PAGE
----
Further, to demonstrate the versatility of this protocol, we undertook the synthesis of arylaminotetrazole derivatives from the corresponding arylcyanamides (Scheme [2]). Thus so far, it has been reported in the literature that the substitution pattern on the aryl ring of arylcyanamides ­appears to dictate the course of the reaction.[31]

Zoom Image
Scheme 2 Synthesis of arylaminotetrazoles from arylcyanamides

Generally, when the substitution on the aryl ring is electron withdrawing, the formation of 5-aryl-1-amino-1H-tetrazoles A is favored via guanidine azide intermediate I and as the electropositivity of substituent increases, the ­position of equilibrium shifts toward the isomer 1-aryl-5-amino-1H-tetrazoles B via guanidine azide intermediate II. This is due to the rearrangement of the intermediate as shown in the Scheme [3].[32]

Zoom Image
Scheme 3 The possible mechanism involving tautomerism for the ­synthesis of different aminotetrazoles

However, under the present reaction conditions, the electronic effect of the functional group present on the aryl ring of corresponding cyanamides had no significant impact on the type of product formed. In all the cases, using our developed protocol, and irrespective of the substitutent present, 5-aryl-1-amino 1H-tetrazole was formed alone ­selectively in excellent yield; no 1-aryl-5-amino-1H-tetrazole was observed in the reaction (Table [4], entries 1–6).

Table 4 Synthesis of 5-Aryl-1-amino-1H-tetrazolea

Entry

Organic cyanamides 6

Product 7

Yield (%)b

1

81

2

86

3

87

4

89

5

91

6

87

a Reaction conditions: cyanamide (1.0 mmol), sodium azide (1.25 mmol), and l-proline (30 mol%) in DMF at 110 °C for 1–2 h.

b Isolated yields.

Further, to investigate the application feasibility of the developed protocol for large-scale synthesis and industry, a scale-up experiment was carried out. When 5 g benzo­nitrile (1a) was reacted with sodium azide (2) in DMF ­under the standard reaction conditions in the presence of l-proline, the reaction proceeded smoothly, providing the corresponding 5-phenyl-1H-tetrazole (3a) in 90% yield.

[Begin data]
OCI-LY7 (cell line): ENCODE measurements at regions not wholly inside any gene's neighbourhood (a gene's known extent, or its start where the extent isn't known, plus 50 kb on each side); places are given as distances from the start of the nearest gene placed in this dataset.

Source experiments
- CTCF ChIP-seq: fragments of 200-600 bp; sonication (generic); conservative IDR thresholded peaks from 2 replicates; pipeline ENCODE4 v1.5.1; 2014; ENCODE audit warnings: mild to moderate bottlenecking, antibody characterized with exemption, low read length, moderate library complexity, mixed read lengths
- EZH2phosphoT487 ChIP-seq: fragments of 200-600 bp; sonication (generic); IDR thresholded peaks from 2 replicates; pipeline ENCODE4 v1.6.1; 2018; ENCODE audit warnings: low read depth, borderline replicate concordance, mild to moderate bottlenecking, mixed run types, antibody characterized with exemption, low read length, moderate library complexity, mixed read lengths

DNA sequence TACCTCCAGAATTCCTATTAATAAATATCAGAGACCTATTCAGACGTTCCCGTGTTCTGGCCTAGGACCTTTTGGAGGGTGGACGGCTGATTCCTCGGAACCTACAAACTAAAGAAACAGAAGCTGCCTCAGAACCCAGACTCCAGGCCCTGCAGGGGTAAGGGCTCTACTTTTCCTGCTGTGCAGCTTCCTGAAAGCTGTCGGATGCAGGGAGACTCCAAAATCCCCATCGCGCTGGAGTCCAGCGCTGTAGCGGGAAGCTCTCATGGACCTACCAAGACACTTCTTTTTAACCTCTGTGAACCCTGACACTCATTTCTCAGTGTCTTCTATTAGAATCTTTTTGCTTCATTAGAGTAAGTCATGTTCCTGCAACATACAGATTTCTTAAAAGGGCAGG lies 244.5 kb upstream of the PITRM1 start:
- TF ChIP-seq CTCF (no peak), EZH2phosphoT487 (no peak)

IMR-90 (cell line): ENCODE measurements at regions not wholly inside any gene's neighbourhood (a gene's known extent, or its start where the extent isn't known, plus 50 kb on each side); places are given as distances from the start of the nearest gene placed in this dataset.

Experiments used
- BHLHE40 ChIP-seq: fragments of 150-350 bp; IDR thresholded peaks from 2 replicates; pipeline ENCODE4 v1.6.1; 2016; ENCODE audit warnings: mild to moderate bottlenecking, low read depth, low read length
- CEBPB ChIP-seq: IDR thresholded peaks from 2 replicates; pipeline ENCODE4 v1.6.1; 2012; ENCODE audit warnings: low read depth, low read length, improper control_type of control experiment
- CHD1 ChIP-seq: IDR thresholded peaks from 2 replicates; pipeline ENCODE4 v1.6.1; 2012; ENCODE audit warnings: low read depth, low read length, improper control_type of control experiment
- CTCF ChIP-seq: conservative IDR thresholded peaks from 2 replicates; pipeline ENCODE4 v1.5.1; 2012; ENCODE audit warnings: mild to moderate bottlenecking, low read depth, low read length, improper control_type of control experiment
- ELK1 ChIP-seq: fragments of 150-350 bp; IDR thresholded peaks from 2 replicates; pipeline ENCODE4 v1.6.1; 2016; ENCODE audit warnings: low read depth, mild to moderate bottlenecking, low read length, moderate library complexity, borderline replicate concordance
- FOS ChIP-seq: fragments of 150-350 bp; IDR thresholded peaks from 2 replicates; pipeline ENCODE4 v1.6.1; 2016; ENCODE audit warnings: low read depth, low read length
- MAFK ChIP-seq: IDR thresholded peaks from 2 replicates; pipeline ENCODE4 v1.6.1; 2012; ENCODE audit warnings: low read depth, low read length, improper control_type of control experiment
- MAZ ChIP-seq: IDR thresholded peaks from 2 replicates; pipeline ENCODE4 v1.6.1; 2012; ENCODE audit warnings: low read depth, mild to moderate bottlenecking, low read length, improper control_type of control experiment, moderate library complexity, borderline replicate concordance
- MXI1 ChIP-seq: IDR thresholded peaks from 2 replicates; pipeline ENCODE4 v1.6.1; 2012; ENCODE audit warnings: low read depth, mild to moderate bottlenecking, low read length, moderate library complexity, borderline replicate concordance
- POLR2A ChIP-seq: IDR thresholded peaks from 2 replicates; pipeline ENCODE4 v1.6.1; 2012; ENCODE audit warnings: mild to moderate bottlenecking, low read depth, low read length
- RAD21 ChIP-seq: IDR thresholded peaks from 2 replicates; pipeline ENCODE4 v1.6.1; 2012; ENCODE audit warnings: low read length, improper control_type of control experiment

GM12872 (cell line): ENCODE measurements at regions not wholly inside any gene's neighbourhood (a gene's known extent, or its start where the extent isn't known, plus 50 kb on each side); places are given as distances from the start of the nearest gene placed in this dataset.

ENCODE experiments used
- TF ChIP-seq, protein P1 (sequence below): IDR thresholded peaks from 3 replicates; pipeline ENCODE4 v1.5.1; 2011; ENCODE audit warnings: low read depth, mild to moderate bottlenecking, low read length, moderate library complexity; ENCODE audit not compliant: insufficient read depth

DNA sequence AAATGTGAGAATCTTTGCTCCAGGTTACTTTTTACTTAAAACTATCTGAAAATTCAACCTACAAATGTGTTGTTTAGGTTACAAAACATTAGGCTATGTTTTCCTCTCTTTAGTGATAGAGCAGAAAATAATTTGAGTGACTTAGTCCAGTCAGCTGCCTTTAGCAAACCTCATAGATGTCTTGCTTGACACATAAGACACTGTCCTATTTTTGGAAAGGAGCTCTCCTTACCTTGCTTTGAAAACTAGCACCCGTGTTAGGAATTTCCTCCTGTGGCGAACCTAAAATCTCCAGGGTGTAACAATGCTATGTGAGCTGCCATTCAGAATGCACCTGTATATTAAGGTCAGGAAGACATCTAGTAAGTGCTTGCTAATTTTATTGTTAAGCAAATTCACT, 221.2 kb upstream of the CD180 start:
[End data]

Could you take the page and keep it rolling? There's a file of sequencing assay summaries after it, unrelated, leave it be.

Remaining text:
Based on the above findings and in accordance with previous literature reports,[33] a tentative mechanism is proposed as shown in Scheme [4]. We presume that the nitrile functionality is activated through hydrogen-bond formation between l-proline and nitrogen atom of nitrile group to form the intermediate A. This accelerates the cyclization step by enhancing the electrophilic character of the cyanide group. The [3+2] cycloaddition between the C≡N bond of organic nitrile and azide ion takes place readily to form the intermediate C. The cycloaddition may be concerted or two step via formation of an imidoyl azide intermediate B. Further, protonation of intermediate C during the acid treatment results in the formation of 5-substituted 1H-tetrazole product 3. Although the role of the CO2 is not clear, it may stabilize the transition state of the reaction through electrostatic interaction.

Zoom Image
Scheme 4 A plausible mechanism for the formation of tetrazoles

In summary, we have demonstrated an efficient and atom-economical synthesis of 5-substituted 1H-tetrazoles using organic nitriles and NaN3 via [3+2] cycloaddition ­reaction in the presence of l-proline as an organocatalyst.[34] The general protocol described here can be applied to wide array of substrates including aryl and alkyl organic nitriles as well as organic thiocyanates and cyanamides affording in each case the corresponding 5-substituted 1H-tetrazoles in excellent yields. The selectivity of the protocol to afford 5-arylamino-1H-tetrazoles as product from aryl cyanamide irrespective of the substitution pattern is unique to this protocol. The low cost of reagents, nontoxic and environmentally benign catalyst, milder reaction conditions, short reaction times, broad substrate scope, good to excellent yields of the products, and good reproducibility are attractive features of this protocol. Moreover, in addition to the above, a simple and clean workup eliminating the need of sophisticated extraction and column chromatography to get the product in high purity makes the present method highly desirable.


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Acknowledgment

S.B.B is thankful to the University Grants Commission (UGC, New ­Delhi, India) for providing fellowship under UGC-SAP.

Supporting Information